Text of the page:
There are several motorcycle names which come with strange names and initials and can’t be easily deciphered. So, we decided to take a closer look at a couple of the more obscure types of motorcycle names and reveal the stories behind the names. These motorcycles might come with the most debated acronyms, but this won’t be the case after you read our article. Here are some of the most misunderstood motorcycle brand names and everything you should know about them.
8. Harley-Davidson Fat Boy
It was believed that Harley-Davidson Fat Boy got its name as a tribute to the destruction of Hiroshima and Nagasaki and that the name Fat Boy is a combo of Fat Man and Little Boy bombs that were dropped there. Nevertheless, this is one of the many myths regarding the name of this motorcycle. Instead, this motorcycle was named for its fat profile when viewed from straight on. It is faster if compared to other motorcycles. Yes, we know that the first story sounds more interesting, but it’s simply not true.
7. Aprilia RSV
The RSV line of the exceptional Aprilia has attracted a lot of attention, as well as, myths regarding the origin of its name. Many fans believe that RSV is, in fact, an acronym of Racing Series V-Twin, Recreational Super Vehicle or Rotax Sport V. Nevertheless, we must admit that even we don’t know the answer. In fact, no one from Aprilia wanted to give us an answer and all we are left is wondering which of the three options above is the right answer.
6. Triumph Thunderbird
This British motorcycle is one of the most successful motorcycles. However, even though it is thought that the name Triumph was inspired by the legendary, supernatural being called the Thunderbird, which originates from the Native American folklore. As you can guess, this is a common misconception. The name was inspired by the Thunderbird Inn motel in Florence, South Carolina. Edward Turner, Triumph’s General Manager, was traveling to New York from Daytona back in 1949 and the name of the hotel caught his eye. Turner gave the name for the new Triumph model and designed the paper dart logo too.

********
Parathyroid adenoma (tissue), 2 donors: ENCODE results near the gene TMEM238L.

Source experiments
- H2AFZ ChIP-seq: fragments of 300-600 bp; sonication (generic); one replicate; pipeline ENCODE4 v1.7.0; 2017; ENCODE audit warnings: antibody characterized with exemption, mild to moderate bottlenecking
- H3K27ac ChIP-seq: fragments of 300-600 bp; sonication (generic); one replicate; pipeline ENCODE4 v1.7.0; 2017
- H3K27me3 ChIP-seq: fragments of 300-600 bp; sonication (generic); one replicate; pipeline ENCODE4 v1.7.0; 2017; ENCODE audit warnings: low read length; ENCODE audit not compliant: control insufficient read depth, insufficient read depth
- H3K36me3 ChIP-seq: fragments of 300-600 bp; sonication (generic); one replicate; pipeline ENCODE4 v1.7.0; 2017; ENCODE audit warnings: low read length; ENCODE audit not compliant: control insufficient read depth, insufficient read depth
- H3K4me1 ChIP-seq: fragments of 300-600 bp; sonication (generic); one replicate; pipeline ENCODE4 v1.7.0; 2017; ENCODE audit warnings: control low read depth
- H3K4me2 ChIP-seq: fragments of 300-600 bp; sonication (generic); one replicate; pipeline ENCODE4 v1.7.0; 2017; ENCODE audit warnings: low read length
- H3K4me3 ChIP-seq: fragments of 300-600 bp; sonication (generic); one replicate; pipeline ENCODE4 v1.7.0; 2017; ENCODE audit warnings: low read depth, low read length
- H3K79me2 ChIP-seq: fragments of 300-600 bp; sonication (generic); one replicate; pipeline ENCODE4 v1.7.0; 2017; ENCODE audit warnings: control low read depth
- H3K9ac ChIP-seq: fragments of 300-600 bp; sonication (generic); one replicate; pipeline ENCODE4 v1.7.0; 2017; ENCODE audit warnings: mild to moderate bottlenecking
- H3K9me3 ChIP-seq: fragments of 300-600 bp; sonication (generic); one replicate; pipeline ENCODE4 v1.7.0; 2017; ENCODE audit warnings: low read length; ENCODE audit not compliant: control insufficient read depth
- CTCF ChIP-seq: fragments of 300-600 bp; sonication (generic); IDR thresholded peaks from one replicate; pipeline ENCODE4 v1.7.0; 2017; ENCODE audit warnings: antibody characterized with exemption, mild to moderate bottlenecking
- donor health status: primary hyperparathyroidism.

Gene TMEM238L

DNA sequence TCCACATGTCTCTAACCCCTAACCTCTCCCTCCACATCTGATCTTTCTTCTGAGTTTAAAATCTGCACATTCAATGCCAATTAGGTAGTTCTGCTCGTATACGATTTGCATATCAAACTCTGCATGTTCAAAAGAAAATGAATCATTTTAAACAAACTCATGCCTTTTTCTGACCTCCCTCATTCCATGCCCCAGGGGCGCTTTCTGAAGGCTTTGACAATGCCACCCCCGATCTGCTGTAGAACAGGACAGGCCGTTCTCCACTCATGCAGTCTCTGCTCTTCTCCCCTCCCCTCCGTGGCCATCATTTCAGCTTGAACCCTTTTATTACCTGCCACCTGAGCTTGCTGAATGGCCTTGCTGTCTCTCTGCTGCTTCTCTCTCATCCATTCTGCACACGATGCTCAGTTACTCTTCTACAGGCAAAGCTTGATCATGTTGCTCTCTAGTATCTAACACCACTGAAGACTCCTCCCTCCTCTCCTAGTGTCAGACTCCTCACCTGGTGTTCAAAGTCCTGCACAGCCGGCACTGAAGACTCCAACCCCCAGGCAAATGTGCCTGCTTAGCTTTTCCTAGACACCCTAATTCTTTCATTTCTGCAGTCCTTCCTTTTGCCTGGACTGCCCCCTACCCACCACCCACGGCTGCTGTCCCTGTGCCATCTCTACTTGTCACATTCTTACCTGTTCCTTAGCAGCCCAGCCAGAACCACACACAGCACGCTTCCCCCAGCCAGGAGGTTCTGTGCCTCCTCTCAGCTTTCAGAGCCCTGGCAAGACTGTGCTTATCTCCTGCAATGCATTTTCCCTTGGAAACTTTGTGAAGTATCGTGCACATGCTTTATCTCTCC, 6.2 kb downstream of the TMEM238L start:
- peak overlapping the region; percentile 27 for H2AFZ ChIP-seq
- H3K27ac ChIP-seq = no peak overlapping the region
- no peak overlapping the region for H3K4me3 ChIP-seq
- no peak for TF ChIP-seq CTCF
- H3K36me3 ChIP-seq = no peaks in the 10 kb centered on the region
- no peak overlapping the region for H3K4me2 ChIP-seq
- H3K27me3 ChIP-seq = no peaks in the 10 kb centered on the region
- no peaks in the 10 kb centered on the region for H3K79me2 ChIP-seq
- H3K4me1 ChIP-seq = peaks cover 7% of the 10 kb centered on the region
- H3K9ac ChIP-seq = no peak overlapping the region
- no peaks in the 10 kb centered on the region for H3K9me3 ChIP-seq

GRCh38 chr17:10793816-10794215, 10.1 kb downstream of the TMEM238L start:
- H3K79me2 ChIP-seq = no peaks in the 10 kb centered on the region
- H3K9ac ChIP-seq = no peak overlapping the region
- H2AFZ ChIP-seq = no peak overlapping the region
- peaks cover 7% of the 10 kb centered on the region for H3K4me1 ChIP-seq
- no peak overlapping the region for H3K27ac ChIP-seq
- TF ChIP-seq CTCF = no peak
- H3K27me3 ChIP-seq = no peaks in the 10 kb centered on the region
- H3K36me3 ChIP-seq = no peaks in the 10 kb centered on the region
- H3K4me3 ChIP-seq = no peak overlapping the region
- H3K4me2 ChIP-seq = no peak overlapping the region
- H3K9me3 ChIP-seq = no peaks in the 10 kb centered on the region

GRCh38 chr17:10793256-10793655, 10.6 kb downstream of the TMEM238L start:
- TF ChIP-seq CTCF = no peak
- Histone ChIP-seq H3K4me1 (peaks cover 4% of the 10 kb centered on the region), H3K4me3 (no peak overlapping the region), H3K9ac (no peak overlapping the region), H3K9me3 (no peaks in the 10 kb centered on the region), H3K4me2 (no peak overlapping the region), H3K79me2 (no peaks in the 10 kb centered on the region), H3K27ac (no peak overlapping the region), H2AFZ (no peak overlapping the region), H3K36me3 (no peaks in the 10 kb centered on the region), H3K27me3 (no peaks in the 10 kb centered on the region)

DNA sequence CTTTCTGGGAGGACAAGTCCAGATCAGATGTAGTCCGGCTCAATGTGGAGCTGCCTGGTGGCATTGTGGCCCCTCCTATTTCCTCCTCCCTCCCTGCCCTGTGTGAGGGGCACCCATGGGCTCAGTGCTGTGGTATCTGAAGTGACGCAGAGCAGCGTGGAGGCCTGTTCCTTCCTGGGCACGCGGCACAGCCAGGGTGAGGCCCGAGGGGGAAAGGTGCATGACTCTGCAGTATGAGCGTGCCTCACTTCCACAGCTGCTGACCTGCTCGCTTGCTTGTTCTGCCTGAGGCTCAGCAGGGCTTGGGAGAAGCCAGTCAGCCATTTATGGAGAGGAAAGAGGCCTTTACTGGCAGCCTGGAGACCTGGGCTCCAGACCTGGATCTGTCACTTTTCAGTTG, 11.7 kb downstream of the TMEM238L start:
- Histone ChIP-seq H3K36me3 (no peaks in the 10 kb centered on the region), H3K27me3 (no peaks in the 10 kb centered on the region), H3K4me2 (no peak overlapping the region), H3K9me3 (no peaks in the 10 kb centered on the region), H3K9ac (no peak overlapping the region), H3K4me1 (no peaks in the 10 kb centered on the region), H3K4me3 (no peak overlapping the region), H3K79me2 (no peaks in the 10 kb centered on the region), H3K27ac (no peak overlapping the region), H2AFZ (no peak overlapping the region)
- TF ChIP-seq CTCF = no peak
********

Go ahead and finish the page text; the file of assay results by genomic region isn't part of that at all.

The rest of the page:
5. Ducati Panigale
The Ducati Panigale is a family of sports motorcycles manufactured by Ducati ever since 2011. The name Panigale comes from a place called Borgo Panigale. The place is situated in Bologna, Italy, which is where the Ducati head office and the site of the original Ducati factory are located. The name was accepted as an homage to the company’s geographical roots.
4. BMW GS
BMW is a brand to which many myths and legends are attached. First and foremost, the logo of BMW is not a spinning propeller but has its origins from the Bavarian Free State colors on the Bavarian flag. When it comes to the GS abbreviation, there is a common misconception that it stands for Grand Sport. However, the BMW GS series is, in fact, BMW’s best-selling motorcycle of all time. GS comes from G/S, or Gelande/Strasse, which means Off-road/Road, in English. Thus, this motorcycle is perfect to go just anywhere.
3. Yamaha YZ
The Yamaha YZ motocross bikes have been a huge topic of debates and there are many myths about what does YZ stand for. Many people believe that the YZ is a reference to an old shop in California that made parts for early Yamaha trail motorcycles or that YZ stands for Yamaha Zinger. Nonetheless, the truth is that Y stands for Yamaha, while the Z is merely the engine designation. If after YZ stands R, it means that YZR is a race bike variant, while YZF is a four-stroke edition. Moreover, the name of the YZF-R1 model indicates that it is a four-stroke engine, designed for racing, and the 1 is an abbreviated 1000.
2. Kawasaki Ninja
The Kawasaki Ninja is usually associated with sports bikes and one of the most recognizable motorcycle models in two-wheeled history. The model was planned to be named the Panther, but Kawasaki’s Marketing Director for the USA, Mike Vaughn, suggested that Ninja would be a better alternative. He was definitely under the influence of the mysterious ninja from Japanese history after spending some time in the country. Vaughn also called his sailboat Ninja.
1. Ducati Desmosedici
This four-stroke V4 engine racing motorcycle was specially made for the MotoGP racing. There is quite a mystery behind the name of this motorcycle. In fact, it is widely known that Ducati favors reciprocating Desmodromic valves rather than conventional pneumatic valves. The rest of the name sounds very exotic. Hence, the demo part of Desmosedici comes from the desmodromic valve arrangement, while sedici literally means sixteen. This is very logical as the V4 engine has four valves per cylinder, totally sixteen valves. So, Desmosedici literally means, desmodromic distribution with sixteen valves.